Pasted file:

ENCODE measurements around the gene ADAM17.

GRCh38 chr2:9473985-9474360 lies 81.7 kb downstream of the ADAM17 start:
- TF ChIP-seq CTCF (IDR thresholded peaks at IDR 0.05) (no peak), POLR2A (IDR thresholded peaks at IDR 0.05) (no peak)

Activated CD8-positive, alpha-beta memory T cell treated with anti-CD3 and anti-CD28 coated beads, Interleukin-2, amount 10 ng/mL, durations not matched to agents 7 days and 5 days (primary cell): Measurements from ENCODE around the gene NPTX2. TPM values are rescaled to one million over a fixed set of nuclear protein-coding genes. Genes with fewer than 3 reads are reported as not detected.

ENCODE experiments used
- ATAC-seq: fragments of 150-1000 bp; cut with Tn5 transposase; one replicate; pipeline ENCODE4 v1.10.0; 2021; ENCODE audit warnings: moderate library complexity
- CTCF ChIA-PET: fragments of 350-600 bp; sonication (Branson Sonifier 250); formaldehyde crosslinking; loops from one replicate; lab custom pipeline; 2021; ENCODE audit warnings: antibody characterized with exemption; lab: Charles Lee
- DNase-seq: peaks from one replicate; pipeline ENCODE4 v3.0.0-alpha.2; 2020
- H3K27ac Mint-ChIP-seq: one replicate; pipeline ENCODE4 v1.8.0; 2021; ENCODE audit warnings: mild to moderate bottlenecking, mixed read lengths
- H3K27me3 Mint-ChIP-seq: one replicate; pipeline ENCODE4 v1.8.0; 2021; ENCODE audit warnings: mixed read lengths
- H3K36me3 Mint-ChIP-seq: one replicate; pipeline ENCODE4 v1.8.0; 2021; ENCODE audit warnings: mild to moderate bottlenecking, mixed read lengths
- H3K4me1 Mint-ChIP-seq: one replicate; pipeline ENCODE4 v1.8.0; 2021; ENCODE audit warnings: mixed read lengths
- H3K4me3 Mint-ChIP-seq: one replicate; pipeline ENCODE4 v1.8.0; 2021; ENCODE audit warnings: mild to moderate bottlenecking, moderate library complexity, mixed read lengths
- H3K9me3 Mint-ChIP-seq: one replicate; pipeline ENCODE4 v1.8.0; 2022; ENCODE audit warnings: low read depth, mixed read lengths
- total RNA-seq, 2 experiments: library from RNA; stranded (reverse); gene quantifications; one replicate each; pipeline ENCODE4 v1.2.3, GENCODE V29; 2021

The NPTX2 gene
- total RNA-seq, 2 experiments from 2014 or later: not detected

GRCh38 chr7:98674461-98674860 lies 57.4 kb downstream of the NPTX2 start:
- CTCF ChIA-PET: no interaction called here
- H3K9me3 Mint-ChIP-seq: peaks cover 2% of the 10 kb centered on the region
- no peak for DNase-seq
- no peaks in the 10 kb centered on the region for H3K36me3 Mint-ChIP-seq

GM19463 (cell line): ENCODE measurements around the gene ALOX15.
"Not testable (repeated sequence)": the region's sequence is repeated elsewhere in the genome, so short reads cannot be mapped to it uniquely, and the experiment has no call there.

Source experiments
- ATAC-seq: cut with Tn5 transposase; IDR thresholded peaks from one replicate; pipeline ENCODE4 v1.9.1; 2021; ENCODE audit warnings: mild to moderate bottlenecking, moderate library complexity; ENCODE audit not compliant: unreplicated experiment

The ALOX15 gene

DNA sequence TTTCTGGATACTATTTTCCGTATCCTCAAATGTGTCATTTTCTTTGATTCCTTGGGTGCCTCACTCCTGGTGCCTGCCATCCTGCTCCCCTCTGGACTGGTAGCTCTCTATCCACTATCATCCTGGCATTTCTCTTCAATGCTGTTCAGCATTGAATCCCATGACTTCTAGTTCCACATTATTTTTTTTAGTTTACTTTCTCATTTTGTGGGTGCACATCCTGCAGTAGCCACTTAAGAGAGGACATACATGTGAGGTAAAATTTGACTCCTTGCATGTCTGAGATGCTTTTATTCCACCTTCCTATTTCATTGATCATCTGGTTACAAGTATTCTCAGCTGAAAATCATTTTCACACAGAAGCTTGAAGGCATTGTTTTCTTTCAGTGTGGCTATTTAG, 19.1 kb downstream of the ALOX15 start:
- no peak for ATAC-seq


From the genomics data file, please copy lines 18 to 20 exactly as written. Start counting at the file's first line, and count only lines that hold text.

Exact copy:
GRCh38 chr7:98674461-98674860 lies 57.4 kb downstream of the NPTX2 start:
- CTCF ChIA-PET: no interaction called here
- H3K9me3 Mint-ChIP-seq: peaks cover 2% of the 10 kb centered on the region